Do You Have Her Back? Push For Gender Parity For Creatives After #MeToo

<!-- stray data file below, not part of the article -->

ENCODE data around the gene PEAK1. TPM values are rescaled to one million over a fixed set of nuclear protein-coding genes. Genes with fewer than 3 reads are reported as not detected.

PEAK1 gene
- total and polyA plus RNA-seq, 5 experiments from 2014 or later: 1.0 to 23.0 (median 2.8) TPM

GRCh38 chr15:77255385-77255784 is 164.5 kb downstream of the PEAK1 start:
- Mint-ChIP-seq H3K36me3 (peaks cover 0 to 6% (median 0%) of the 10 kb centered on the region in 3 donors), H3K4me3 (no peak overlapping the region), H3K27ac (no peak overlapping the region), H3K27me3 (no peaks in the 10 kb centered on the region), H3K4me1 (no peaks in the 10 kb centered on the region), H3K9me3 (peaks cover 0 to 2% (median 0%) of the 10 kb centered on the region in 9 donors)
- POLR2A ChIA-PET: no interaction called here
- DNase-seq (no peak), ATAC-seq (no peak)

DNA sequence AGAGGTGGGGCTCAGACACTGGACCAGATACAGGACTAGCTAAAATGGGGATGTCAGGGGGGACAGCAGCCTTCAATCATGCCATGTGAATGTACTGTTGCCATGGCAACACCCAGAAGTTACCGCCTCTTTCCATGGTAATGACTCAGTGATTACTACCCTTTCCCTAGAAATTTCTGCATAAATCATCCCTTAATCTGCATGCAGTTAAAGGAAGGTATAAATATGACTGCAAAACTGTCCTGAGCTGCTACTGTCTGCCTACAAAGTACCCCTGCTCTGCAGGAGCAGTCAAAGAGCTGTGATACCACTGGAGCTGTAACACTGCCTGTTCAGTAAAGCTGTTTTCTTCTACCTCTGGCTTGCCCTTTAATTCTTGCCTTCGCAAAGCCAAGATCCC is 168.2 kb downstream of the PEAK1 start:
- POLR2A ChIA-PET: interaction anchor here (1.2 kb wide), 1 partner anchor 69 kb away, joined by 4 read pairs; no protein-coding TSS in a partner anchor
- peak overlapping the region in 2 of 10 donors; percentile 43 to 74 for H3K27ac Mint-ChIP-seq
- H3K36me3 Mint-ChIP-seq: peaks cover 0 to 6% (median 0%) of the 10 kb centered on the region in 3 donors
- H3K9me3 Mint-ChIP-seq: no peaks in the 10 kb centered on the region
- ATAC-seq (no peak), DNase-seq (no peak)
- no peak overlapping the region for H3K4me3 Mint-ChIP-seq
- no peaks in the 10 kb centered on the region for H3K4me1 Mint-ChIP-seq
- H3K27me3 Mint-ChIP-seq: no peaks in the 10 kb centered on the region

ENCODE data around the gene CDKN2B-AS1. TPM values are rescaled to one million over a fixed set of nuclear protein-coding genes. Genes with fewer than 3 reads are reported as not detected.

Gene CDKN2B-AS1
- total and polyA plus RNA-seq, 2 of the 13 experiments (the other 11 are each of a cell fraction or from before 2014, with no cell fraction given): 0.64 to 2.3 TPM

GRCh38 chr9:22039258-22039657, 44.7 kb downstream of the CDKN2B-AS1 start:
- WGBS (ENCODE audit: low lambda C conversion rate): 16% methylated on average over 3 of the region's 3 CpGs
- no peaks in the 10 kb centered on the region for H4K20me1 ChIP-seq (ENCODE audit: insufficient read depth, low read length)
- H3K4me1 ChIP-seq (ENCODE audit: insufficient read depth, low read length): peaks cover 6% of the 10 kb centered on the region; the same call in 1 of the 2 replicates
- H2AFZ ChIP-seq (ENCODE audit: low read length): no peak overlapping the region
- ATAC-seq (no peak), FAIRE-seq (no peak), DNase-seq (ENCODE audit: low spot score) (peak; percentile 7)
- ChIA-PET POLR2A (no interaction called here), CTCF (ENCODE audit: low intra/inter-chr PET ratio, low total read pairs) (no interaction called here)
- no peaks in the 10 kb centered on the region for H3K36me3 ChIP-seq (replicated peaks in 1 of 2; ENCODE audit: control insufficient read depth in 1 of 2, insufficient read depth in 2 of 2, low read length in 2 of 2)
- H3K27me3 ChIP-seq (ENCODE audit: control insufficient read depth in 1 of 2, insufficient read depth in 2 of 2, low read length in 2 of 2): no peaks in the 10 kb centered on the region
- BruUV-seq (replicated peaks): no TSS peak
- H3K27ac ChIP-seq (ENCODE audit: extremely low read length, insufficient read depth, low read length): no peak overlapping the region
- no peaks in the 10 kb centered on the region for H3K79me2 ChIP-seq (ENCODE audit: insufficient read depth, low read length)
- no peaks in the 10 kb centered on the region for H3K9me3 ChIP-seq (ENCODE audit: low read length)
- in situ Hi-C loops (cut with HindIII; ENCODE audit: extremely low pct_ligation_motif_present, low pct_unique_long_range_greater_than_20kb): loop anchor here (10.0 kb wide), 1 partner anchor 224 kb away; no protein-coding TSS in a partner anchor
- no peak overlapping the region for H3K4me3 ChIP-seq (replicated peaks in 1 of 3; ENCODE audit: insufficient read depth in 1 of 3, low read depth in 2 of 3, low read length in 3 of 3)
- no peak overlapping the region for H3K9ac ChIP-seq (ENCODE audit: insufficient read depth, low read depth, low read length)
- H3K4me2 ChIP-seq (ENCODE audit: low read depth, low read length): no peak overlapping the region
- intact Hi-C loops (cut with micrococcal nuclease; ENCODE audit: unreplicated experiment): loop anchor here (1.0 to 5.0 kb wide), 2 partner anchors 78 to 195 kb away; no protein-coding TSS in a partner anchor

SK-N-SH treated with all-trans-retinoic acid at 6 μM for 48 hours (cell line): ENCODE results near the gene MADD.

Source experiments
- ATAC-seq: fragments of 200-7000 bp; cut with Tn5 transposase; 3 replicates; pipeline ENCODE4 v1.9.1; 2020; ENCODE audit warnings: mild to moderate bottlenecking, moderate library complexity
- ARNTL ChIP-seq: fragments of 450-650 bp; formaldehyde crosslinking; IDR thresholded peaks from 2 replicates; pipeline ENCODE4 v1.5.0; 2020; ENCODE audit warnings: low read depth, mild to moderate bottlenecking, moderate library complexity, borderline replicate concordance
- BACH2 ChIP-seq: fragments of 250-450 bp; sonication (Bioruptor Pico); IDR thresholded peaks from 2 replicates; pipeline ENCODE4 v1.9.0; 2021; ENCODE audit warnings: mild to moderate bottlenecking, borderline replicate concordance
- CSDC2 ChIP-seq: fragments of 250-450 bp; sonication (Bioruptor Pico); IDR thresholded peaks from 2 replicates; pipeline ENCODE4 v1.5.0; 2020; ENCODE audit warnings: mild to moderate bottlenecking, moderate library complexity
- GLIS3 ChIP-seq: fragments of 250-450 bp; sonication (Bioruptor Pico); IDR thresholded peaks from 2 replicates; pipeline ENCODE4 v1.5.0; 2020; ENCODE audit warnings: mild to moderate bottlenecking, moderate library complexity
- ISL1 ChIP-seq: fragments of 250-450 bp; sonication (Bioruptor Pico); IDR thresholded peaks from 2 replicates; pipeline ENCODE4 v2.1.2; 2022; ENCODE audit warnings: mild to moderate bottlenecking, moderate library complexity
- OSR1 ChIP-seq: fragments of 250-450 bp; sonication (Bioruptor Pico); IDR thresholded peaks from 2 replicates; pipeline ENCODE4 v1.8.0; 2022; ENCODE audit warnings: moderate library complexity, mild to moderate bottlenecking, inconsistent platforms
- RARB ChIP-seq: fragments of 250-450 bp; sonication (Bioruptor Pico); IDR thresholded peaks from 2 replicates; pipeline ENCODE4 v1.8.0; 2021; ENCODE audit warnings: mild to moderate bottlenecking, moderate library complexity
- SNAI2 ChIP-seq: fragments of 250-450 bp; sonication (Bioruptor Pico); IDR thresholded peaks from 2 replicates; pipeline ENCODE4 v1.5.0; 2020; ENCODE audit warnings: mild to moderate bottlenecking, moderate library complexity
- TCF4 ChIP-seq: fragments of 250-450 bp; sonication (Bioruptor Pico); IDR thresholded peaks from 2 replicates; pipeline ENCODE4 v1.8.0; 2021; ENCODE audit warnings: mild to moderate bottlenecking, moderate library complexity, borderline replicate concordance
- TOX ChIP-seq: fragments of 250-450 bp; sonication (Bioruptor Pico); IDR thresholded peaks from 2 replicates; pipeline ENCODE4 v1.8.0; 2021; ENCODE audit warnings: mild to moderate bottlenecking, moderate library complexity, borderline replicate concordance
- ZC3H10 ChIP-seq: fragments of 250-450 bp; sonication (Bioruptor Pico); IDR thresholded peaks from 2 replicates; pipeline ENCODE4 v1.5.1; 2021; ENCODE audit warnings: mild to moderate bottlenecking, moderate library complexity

Apparently the days of Don Draper behavior are not over.While a fictional character in “Mad Men” set in the 1960s, Draper is similar in behavior to high profile men accused of sexual harassment in the tsunami that is #MeToo. What these stories do is neglect to highlight the low profile, silent departures of women in the creative fields.These women in the creative departments of public relations agencies have left their careers following their experiences of harassment. It’s time they return.The launch of Have Her Back  by global public relations agency Golin – in partnership with SheSays, the 3% Conference (named after the percentage of female creative directors)  and evolveHer – is a new mandate to hire back female creatives who have left their careers because of sexual assault, harassment and inequality in the workplace. And to enlist the help of men in agencies to make it happen more quickly.[bctt tweet=”#HaveHerBack is a new initiative to rehire women in creative positions in agencies to create gender parity after #MeToo” username=“takeleadwomen”]“For the biggest abusers, time is up. For her, the time is now,” the campaign states. The campaign launched last week is bolstered by a training event in Chicago on April 10th, Equal Pay Day.Have Her Back aims to welcome creative women “back to the agency environment, and addressing the embarrassing shortage of female creatives in ad and PR agencies,” according to Golin’s site.By 2020, Golin has set an internal goal to have equal representation by women and men in positions of power around its creative table.  And the agency is challenging others to make their own commitments to hiring, training and developing a culture of empowerment.This is five years earlier than the Take The Lead goal of gender parity in leadership by 2025 in all sectors.“Since December, at least five executives at major firms have been fired due to sexual harassment and discrimination complaints, at agencies from Seattle to London. Most recently, the chief creative officer at Innocean USA, Eric Springer, was put on leave after ADWEEK broke news of a sexual harassment lawsuit filed against Springer and the agency for sexual harassment, retaliation, discrimination, and wrongful termination,” writes Amelia Harnish in Refinery29.“#MeToo was an awakening for both women and men to understand just how rampant sexual bias/harassment/assault truly is amongst women in virtually every walk of life in our modern times,” says Caroline Dettman, Golin’s Chief Creative Officer. “Now is the moment for both female and male leaders to work together on solving that problem – which means taking actions to end the behaviors of a culture of male entitlement to a culture of shared empowerment. There are many action-oriented campaigns out there that female leaders can join like #haveherback, and encourage their male peers to join too.“The number of female creative directors in the industry is diminutive compared to their male counterparts. While the percentage has grown from 3 percent to 11 percent in the past few years, it is not enough. According to Dettman, creative departments have been exposed for being openly hostile to female creatives.[bctt tweet=“The number of female #creativedirectors is diminutive compared to their male counterparts. While the percentage has grown from 3 percent to 11 percent in the past few years, it is not enough. #leadershipparity” username=“takeleadwomen”]“Our industry says the right things, but hasn’t been quick to take action,” says Dettman, who created the the campaign. “In the past few months, we have seen some high-profile harassers lose their jobs. And while that is progress, there’s a question that’s been keeping me awake at night: just how many women’s career trajectories and well-being lie in their wake?”According to Dettman, “Women leaders can set the tone of what will and what will not be tolerated. A big part of what needs changing needs to come from men – and I’ve found a lot of great men out there that are not only open to listening but wanting to be a part of the change.  #HaveHerBack was born from this female and male partnership that wants to drive this change and once and for all.”Have Her Back is grounded in three actions: hiring, training and creating cultures of empowerment. Golin has committed to doubling the percentage of women on the ideator track, working towards Executive Creative Director roles, every year through 2020.[bctt tweet=”#HaveHerBack is grounded in three actions: hiring, training and creating cultures of empowerment” username=“takeleadwomen”]They are partnering with The 3% Movement to co-create “Manbassador” trainings – designed to help solve the question many men are asking, particularly in today’s climate: How do we support and advance women in the workplace?“The 3% Movement has spent the last seven years understanding what separates creative cultures that are inclusive from those that are not,” says Kat Gordon, Founder of The 3% Movement. “Here’s what we know: men must be involved in gender diversity efforts; all employees must be given a safe mechanism for honest feedback; having 25 percent women at the top self-corrects most issues combating women; and support for intersectional diversity cannot be postponed a moment longer.”For the past five months, Golin has also created internal task forces and held town halls and focus groups to listen, talk and tackle the issues around sexual harassment, assault and inequality in the workplace.“The irony is not lost on me that as agencies, we say that female equality matters to us, yet our actions or inactions say otherwise,” says Dettman. “As creatives, we inspire our clients to right wrongs and improve the human condition every day. I have a lot of hope that it’s these same people who will practice what we preach and take action to show we have her back.”The problem of harassment in advertising, marketing and creative agencies is apparently historic and rampant.[bctt tweet=“The problem of #harassment in advertising, marketing and creative agencies is apparently historic and rampant. “ username=“takeleadwomen”]Recently, “a group of 180 female CEOs, chief creative officers, chief strategy officers and other top agency executives announced the launch of Time’s Up Advertising, an official vertical aimed at discussing and addressing the industry’s pervasive problems with sexual harassment and gender inequality,” according to Lindsay Rittenhouse writing in ADWEEK.Time’s Up Advertising will “drive new policies, practices, decisions and tangible actions that result in more balanced, diverse and accountable leadership; address workplace discrimination, harassment and abuse; and create equitable and safe cultures within the advertising industry.”“We don’t for a minute believe we found all the answers,” Time’s Up Advertising wrote. “As women in senior leadership positions in advertising, we’ve agreed that we have the power to change this business we love until it looks more like the industry we want to lead.”